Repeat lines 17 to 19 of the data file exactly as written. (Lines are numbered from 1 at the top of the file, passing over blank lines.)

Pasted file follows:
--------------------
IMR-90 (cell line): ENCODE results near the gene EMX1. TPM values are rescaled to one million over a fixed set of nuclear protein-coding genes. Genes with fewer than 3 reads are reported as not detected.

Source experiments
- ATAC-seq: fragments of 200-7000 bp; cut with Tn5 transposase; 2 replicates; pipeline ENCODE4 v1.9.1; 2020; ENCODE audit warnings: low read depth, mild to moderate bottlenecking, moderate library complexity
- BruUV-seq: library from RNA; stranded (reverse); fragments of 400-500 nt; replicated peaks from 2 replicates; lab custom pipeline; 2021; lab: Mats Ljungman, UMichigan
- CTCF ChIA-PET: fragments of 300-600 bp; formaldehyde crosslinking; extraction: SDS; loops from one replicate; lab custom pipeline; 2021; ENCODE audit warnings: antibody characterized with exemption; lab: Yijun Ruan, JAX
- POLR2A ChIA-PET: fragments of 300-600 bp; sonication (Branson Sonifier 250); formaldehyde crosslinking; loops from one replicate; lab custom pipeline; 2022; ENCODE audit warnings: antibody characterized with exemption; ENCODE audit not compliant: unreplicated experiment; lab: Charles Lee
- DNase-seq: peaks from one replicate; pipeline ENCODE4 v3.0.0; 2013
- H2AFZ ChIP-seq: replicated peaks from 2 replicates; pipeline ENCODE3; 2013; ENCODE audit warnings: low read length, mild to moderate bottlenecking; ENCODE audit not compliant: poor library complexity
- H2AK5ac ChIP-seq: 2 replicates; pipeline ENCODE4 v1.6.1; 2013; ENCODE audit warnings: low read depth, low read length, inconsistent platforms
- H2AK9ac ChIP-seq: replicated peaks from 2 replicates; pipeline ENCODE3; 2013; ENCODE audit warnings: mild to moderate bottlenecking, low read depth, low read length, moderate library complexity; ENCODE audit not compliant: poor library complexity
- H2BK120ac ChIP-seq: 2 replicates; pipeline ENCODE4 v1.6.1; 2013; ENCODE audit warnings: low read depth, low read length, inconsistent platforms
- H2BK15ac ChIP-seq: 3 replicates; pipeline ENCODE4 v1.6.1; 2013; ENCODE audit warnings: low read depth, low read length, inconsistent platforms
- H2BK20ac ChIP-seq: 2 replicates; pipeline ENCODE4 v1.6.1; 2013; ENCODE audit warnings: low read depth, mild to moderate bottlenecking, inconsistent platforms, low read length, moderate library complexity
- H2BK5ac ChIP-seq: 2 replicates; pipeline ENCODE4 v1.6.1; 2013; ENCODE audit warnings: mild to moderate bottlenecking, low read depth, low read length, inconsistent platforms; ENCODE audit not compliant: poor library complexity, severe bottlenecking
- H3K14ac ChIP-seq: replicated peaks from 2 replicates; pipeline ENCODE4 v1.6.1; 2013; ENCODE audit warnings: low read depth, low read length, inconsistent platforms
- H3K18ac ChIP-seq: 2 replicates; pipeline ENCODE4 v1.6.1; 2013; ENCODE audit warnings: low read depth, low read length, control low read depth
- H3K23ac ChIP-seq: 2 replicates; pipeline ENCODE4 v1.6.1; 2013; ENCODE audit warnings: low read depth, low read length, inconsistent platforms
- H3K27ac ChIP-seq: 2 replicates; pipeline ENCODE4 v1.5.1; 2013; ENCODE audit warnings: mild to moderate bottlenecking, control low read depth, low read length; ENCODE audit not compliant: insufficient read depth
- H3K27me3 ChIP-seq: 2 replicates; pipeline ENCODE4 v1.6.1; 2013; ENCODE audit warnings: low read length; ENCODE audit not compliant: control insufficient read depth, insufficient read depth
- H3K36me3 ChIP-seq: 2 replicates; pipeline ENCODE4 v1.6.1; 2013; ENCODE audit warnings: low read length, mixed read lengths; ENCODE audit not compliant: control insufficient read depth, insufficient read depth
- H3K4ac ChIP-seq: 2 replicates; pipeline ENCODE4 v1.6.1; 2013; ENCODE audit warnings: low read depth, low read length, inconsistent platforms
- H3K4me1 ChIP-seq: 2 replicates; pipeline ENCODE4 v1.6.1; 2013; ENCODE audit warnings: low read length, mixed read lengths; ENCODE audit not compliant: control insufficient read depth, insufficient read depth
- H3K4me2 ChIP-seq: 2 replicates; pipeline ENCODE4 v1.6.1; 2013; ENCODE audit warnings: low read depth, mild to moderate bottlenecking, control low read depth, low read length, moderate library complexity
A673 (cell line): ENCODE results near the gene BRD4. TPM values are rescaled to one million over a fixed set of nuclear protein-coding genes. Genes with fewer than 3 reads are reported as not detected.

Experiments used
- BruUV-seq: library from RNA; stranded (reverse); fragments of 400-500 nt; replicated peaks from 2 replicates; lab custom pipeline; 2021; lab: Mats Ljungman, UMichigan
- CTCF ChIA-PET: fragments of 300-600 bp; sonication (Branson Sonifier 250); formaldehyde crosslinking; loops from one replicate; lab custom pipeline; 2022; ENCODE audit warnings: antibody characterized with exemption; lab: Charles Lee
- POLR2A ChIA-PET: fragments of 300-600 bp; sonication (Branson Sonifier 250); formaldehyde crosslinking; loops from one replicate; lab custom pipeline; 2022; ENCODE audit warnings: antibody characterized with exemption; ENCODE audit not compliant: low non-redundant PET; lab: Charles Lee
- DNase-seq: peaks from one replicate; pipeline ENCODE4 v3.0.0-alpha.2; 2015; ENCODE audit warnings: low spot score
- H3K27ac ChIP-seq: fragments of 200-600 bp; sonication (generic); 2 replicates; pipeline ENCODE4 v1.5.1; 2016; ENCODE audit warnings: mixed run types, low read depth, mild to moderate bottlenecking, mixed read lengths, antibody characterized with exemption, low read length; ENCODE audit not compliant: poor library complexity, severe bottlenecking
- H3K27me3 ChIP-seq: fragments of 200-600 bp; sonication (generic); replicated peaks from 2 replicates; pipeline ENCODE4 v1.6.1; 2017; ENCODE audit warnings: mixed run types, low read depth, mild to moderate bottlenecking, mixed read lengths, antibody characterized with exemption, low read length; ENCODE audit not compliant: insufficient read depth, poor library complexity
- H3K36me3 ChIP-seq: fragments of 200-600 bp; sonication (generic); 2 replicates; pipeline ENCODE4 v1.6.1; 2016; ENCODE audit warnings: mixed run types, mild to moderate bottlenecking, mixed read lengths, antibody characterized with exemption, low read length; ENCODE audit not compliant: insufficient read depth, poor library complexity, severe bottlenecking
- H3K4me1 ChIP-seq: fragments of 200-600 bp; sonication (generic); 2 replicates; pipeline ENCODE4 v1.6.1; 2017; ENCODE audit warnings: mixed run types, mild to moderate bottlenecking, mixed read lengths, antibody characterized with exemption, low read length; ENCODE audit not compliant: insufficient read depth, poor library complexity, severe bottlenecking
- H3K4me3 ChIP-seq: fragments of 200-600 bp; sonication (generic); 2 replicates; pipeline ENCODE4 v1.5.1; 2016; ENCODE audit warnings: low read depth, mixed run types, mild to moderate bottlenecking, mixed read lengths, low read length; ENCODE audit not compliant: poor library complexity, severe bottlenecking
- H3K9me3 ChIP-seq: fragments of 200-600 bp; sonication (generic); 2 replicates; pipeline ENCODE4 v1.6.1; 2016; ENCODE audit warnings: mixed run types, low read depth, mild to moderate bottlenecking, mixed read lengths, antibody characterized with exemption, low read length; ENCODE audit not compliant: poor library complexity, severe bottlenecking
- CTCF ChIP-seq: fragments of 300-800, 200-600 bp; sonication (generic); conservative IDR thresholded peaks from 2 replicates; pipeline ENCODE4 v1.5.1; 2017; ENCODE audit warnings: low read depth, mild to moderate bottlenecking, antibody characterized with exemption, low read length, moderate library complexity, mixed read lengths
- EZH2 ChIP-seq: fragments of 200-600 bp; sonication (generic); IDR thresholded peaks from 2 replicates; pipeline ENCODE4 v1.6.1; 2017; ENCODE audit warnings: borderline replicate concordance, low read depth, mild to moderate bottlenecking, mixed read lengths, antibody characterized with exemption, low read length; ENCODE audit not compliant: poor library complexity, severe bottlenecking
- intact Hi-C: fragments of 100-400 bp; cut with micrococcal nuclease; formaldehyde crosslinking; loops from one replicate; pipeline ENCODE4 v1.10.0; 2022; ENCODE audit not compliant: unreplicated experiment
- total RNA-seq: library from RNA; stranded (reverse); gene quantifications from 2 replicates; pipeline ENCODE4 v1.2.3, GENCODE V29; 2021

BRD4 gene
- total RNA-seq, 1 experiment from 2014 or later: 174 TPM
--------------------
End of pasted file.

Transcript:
- H3K23ac ChIP-seq: 2 replicates; pipeline ENCODE4 v1.6.1; 2013; ENCODE audit warnings: low read depth, low read length, inconsistent platforms
- H3K27ac ChIP-seq: 2 replicates; pipeline ENCODE4 v1.5.1; 2013; ENCODE audit warnings: mild to moderate bottlenecking, control low read depth, low read length; ENCODE audit not compliant: insufficient read depth
- H3K27me3 ChIP-seq: 2 replicates; pipeline ENCODE4 v1.6.1; 2013; ENCODE audit warnings: low read length; ENCODE audit not compliant: control insufficient read depth, insufficient read depth